His son, Samuel Davies Alexander, also wrote a useful volume titled Princeton College During the Eighteenth Century (1872), and a smaller work, Princeton College, Illustrated (1877).

Samuel Miller, the second professor installed at Princeton Theological Seminary, published A Brief History of the Theological Seminary of the Presbyterian Church at Princeton, New Jersey, Together With Its Constitution, By-Laws, &c (1837), and who can forget his famous "Able and Faithful Ministry" inauguration sermon for Archibald Alexander in 1812? It was Miller who laid out one of the primary goals of the seminary: "It is to unite, in those who shall sustain the ministerial office, religion and literature; that piety of the heart, which is the fruit only of the renewing and sanctifying grace of God, with solid learning: believing that religion without learning, or learning without religion, in the ministers of the Gospel, must ultimately prove injurious to the Church.

Thomas Murphy's The Presbytery of the Log College; or, The Cradle of the Presbyterian Church in America is another excellent place to begin by examining Princeton's roots, and growth into the 19th century. 

William Armstrong Dod wrote a History of the College of New Jersey from the period of 1746 to 1783; as did John Maclean, the college's 10th president, in two volumes, spanning 1746 to 1854. Both men are buried at Princeton Cemetery. 

John Thomas Duffield published The Princeton Pulpit in 1852, which is a fine collection of notable Princeton sermons. Charles Hodge's Princeton Sermons are available to read here, as is B.B. Warfield's inaugural address at Princeton. There is also a wonderful compilation of Princeton Sermons published in 1893. We have William Henry Green's inaugural discourse, as well as the celebration of the 50th anniversary of his tenure on the faculty of Princeton, which coincided with the sesquicentennial of the college (1896).

John DeWitt, an alumni from the Class of 1861, published Princeton College Administrations in the Nineteenth Century as well as The Planting of Princeton College, both in 1897.

Charles Adamson Salmond, another Princeton alumni, wrote the most remarkable work Princetoniana: Charles & A.A. Hodge: With Class and Table Talk of Hodge the Younger, from the perspective of "a Scottish Princetonian." 

Our library is growing. If this topic interests you, please click on the author links above. We have catalogued many more secondary resources about Princeton here. We are thankful for the "able and faithful ministry" of the Princeton men, and the books we have identified here are a great way to introduce yourself to them. 

Wanted: A Samaritan

We have had occasion previously to take notice of the number of poets that are represented among the ministers highlighted at Log College Press. B.B. Warfield is one of those Presbyterian pastor-poets.

One of his particular compositions is brief but profound. Interestingly, he first published "Wanted: A Samaritan" in January 31, 1907 issue of The Independent under the non de plum "Nicholas Worth, Jr." It was later published under his own name in Four Hymns and Some Religious Verses (1910). 

Wanted: A Samaritan

Prone in the road he lay,
Wounded and sore bested:
Priests, Levites past that way
And turned aside the head.

They were not hardened men
In human service slack:
His need was great: but then,
His face, you see, was black.

To Catch Sight of the Ineffable Vision

Have you visited the Compilations page at Log College Press recently? We are adding special volumes by multiple authors as we can. One such gem that is very much worth downloading and studying with care is the 1909 Calvin Memorial Addresses.

In May 1909, the Presbyterian Church in the United States (PCUS) assembled in Savannah, Georgia, to honor the 400th anniversary of the birth of the French Reformer, John Calvin. It was on this occasion that a gavel was presented to the Moderator of the General Assembly. That gavel was made from a timber of wood obtained from the tower of the St. Pierre
Cathedral in Geneva from which John Calvin preached. It was a fitting tribute to a man whom we admire because he, it seems, had "caught sight of the ineffable Vision." In the Calvin Memorial Addresses delivered on that occasion, B.B. Warfield (1851-1921) gave a description of Calvinism and what it means to be a Calvinist, a description that resonates a century on:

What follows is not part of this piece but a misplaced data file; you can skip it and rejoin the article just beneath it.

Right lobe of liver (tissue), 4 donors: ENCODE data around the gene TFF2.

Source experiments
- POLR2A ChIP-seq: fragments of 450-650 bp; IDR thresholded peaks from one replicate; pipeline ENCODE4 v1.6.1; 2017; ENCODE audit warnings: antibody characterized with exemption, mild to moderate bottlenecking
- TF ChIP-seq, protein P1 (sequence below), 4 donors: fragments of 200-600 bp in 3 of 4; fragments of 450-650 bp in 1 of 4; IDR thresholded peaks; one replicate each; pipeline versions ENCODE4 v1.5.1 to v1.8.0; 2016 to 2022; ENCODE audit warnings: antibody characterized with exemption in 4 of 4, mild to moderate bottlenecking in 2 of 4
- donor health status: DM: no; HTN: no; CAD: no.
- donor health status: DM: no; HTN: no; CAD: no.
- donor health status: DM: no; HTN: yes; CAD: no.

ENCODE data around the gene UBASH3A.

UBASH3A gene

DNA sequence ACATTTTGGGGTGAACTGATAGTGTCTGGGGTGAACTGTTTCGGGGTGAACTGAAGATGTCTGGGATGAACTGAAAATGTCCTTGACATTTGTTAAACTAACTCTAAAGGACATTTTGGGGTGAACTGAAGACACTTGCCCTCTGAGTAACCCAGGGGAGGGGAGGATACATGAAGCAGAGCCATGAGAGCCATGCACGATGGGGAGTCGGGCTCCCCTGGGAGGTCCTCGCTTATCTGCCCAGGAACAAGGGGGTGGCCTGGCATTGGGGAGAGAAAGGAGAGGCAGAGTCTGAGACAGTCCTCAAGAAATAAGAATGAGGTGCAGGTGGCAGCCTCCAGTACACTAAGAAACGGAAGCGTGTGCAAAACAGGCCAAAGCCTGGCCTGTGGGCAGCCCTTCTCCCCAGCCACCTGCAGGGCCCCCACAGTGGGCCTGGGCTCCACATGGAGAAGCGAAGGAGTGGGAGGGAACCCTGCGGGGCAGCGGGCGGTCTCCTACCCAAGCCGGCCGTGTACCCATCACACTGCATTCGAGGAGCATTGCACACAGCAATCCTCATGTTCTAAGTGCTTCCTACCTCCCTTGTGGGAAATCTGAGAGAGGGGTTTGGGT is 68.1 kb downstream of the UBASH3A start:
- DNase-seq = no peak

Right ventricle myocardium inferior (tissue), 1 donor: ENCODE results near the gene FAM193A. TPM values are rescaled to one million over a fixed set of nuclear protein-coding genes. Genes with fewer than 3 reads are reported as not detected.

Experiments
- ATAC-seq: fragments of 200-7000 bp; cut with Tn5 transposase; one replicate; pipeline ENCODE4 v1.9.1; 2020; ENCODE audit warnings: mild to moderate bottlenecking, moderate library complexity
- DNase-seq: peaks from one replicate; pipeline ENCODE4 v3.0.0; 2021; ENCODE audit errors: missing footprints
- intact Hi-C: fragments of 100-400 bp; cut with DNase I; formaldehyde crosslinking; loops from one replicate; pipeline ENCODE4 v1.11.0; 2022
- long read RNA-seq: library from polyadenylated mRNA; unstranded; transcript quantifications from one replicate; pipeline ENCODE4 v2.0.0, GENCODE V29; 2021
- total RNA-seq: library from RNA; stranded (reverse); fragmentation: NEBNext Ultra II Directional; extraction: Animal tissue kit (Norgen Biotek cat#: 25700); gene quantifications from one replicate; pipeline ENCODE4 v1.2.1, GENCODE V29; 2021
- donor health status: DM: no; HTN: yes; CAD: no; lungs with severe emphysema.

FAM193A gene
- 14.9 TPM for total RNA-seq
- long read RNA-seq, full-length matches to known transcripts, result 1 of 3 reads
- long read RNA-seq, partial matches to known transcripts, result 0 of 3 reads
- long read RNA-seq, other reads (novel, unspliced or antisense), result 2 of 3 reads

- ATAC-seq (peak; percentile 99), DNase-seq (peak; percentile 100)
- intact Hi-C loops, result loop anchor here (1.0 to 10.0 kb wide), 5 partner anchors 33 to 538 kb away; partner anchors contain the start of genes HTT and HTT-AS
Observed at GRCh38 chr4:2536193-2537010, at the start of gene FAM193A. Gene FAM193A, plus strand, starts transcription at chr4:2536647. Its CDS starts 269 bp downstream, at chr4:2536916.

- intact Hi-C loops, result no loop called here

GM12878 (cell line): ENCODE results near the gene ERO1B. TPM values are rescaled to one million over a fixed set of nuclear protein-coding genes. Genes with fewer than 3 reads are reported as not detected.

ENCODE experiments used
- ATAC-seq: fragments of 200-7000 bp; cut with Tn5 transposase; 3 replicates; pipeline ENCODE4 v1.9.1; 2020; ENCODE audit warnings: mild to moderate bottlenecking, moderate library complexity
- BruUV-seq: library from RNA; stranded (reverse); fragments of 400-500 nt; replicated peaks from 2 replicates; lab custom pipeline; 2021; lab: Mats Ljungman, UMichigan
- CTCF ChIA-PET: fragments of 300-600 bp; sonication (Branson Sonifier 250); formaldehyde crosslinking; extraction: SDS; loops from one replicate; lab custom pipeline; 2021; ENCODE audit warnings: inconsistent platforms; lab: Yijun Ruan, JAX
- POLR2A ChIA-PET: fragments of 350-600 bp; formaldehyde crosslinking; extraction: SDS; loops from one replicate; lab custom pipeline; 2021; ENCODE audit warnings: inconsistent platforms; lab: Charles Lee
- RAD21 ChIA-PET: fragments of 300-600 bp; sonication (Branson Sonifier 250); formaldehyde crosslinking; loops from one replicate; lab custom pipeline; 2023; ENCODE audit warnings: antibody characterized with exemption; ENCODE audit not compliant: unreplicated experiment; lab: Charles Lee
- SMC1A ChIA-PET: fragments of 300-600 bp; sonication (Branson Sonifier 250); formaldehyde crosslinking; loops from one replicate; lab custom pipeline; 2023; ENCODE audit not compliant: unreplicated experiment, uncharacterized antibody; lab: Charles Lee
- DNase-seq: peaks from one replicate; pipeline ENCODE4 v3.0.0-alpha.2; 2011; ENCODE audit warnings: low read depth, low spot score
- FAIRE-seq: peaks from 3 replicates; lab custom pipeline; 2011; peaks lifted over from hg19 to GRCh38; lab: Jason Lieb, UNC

"The Calvinist, in a word, is the man who sees God. He has caught sight of the ineffable Vision, and he will not let it fade for a moment from his eyes—God in nature, God in history, God in grace. Everywhere he sees God in His mighty stepping, everywhere he feels the working of His mighty arm, the throbbing of His mighty heart. The Calvinist is therefore, by way of eminence, the supernaturalist in the world of thought. The world itself is to him a supernatural product. not merely in the sense that somewhere, away back before all time, God made it, but that God is making it now, and in every event that falls out. In every modification of what is, that takes place, His hand is visible, as through all occurrences His “one increasing purpose runs”. Man himself is His— created for His glory, and having as the one supreme end of his existence to glorify his Maker, and haply also to enjoy Him for ever. And salvation, in every step and stage of it, is of God. Conceived in God’s love, wrought out by God’s own Son in a supernatural life and death in this world of sin, and applied by God’s Spirit in a series of acts as supernatural as the virgin birth and the resurrection of the Son of God themselves—it is a supernatural work through and through. To the Calvinist, thus, the Church of God is as direct a creation of God as the first creation itself. In this supernaturalism, the whole thought and feeling and life of the Calvinist is steeped. Without it there can be no Calvinism, for it is just this that is Calvinism....But let us make no mistake here. For here, too, Calvinism is just Christianity. The supernaturalism for which Calvinism stands is the very breath of the nostrils of Christianity; without it Christianity cannot exist. And let us not imagine that we can pick and choose with respect to the aspects of this supernaturalism which we acknowledge—that we may, for example, retain supernaturalism in the origination of Christianity. and forego the supernaturalism with which Calvinism is more immediately concerned, the supernaturalism of the application of Christianity. Men will not believe that a religion, the actual working of which in the world is natural, can have required to be ushered into the world with supernatural pomp and display. These supernaturals stand or fall together....This is what was meant by the late Dr. H. Boynton Smith, when he declared roundly: 'One thing is certain,—that Infidel Science will rout everything excepting thoroughgoing Christian orthodoxy. . . . The fight will be between a stiff thoroughgoing orthodoxy and a stiff thoroughgoing infidelity. It will be, for example, Augustine or Comte, Athanasius or Hegel, Luther or Schopenhauer, J. S. Mill or John Calvin.' This witness is true....Calvinism thus emerges to our sight as nothing more or less than the hope of the world."